The National Labor Relations Board has formally dropped its legal challenge against Boeing over a nonunion plant the aviation giant opened in South Carolina -- a move met with jeers by Republicans who long described the case as "frivolous" and anti-business.
The decision, announced Friday by the board's top attorney, comes after the Machinists union approved a 4-year contract extension with Boeing. As part of that deal, the union agreed to withdraw its charge that the company violated federal labor laws.
"This is the outcome we have always preferred," Lafe Solomon, the board's acting general counsel, said in a statement.
The NLRB counsel had originally challenged Boeing's decision to open the South Carolina plant, with the union claiming the company did so in retaliation for past strikes in Washington state. Under the recent deal, Boeing promised to build the new version of its 737 airplane in Washington state.
But South Carolina lawmakers, as well as GOP presidential candidates, piled on the NLRB over the case, describing it as a politically motivated attack at the behest of union bosses that should never have happened.
"For the sake of the Boeing South Carolina workers, I'm pleased to hear the frivolous complaint that has put a cloud over their operations has been lifted," Sen. Lindsey Graham, R-S.C., said.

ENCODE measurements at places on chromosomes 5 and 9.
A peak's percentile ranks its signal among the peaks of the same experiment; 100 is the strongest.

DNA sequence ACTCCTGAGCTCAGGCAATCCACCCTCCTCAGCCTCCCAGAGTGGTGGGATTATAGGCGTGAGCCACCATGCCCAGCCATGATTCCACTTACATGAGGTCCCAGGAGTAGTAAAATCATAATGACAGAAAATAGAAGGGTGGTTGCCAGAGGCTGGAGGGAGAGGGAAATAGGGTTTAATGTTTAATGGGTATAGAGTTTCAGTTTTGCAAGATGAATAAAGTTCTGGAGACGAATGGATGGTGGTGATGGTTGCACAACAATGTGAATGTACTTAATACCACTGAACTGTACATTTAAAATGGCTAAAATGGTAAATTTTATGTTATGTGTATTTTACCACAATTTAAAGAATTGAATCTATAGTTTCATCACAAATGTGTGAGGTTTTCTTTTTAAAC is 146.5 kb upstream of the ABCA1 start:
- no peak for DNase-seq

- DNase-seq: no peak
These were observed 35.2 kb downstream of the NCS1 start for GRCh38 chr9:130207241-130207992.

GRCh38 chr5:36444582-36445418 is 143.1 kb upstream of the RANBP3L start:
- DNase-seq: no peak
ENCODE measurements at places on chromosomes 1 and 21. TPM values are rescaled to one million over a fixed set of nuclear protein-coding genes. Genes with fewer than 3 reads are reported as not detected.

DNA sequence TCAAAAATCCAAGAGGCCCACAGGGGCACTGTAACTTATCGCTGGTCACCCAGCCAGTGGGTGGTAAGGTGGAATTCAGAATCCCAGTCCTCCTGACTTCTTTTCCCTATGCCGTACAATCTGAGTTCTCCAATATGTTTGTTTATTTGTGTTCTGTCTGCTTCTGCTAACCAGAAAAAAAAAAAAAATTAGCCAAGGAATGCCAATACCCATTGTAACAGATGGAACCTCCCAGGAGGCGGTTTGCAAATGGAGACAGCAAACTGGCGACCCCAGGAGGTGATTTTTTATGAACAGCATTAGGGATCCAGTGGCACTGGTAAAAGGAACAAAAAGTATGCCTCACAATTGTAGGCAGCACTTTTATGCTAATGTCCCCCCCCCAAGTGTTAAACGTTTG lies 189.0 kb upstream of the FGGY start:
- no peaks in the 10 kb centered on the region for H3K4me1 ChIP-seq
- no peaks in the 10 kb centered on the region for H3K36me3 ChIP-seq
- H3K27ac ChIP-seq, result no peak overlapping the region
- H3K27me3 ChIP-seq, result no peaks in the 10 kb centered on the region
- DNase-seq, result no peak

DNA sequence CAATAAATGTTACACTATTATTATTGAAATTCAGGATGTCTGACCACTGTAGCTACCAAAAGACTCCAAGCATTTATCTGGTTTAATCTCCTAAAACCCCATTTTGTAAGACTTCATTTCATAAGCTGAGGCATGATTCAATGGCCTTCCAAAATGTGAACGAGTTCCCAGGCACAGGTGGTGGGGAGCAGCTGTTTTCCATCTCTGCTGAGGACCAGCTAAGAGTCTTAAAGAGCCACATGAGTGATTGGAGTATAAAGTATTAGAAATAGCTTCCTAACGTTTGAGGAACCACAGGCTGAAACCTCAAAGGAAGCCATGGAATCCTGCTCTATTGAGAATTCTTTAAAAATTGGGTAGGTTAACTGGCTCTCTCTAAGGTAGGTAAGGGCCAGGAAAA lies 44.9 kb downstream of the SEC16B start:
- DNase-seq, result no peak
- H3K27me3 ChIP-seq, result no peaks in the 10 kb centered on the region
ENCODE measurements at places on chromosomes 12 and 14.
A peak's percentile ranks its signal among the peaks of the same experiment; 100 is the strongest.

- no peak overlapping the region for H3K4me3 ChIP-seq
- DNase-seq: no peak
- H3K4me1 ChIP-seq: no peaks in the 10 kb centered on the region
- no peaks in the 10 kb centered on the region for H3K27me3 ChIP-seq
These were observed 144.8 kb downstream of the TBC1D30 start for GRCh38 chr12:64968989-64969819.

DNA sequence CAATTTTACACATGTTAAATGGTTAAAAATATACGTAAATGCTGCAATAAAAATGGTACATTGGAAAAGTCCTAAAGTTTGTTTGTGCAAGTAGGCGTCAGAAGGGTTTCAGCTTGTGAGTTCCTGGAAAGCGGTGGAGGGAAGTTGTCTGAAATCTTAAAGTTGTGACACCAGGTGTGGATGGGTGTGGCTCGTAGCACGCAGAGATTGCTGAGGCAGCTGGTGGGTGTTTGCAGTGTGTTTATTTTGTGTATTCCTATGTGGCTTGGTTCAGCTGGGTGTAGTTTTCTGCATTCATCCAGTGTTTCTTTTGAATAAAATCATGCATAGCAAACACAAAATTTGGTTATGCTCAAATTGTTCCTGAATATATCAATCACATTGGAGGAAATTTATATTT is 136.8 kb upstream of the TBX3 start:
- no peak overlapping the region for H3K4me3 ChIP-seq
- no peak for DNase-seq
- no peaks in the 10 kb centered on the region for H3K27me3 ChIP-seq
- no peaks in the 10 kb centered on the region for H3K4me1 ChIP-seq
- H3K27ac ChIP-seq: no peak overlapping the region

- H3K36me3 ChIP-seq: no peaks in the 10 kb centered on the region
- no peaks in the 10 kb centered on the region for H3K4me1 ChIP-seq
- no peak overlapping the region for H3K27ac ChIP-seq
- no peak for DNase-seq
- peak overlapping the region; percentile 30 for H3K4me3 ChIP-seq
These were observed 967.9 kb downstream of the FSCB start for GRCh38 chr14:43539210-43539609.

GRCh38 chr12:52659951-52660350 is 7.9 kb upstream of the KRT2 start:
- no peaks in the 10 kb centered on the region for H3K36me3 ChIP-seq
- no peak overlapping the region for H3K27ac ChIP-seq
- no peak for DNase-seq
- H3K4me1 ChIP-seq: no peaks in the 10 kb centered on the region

Sen. Jim DeMint, R-S.C., said those with the NLRB who led the case should still "resign immediately."
DeMint said the "damage" had already been done, claiming "a precedent has been set by the NLRB that they will attack businesses in forced-unionism states that try to create jobs in right-to-work states."
On the presidential campaign trail, several GOP candidates offered similar derision.
Former House Speaker Newt Gingrich described the suit as a "politically motivated assault on the rule of law by President Obama and his big labor allies."
Former Massachusetts Gov. Mitt Romney described the NLRB as a "rogue agency."
But White House Press Secretary Jay Carney stressed that Obama was not involved in the NLRB proceedings. "The NLRB is an independent board," Carney said, adding that Obama is "glad" the two parties reached a resolution.
The agency settles about 90 percent of its cases.
Solomon said Friday he was simply following the law and might do it again if faced with similar facts.
"This case was never about the union or the NLRB telling Boeing where it could put its plants," Solomon said in a conference call with reporters. "This was a question for us of retaliation, and that remains the law. If we were ever faced with a similar pattern, we might well issue a complaint."
Solomon said the Boeing complaint was always about the loss of future jobs in the Seattle area.
The new deal between Boeing and the union resolves that issue, because there is now job security in Seattle and job security at the North Charleston plant, he said. Both sides say the agreement ushers in a new era of labor peace after years of acrimony.
Boeing spokesman Tim Neale said the company continues to believe the complaint was without merit and should have been dropped.
"Boeing is grateful for the overwhelming support we received from across the country to vigorously contest this complaint and support the legitimate rights of businesses to make business decisions," Neale said.
The Associated Press contributed to this report.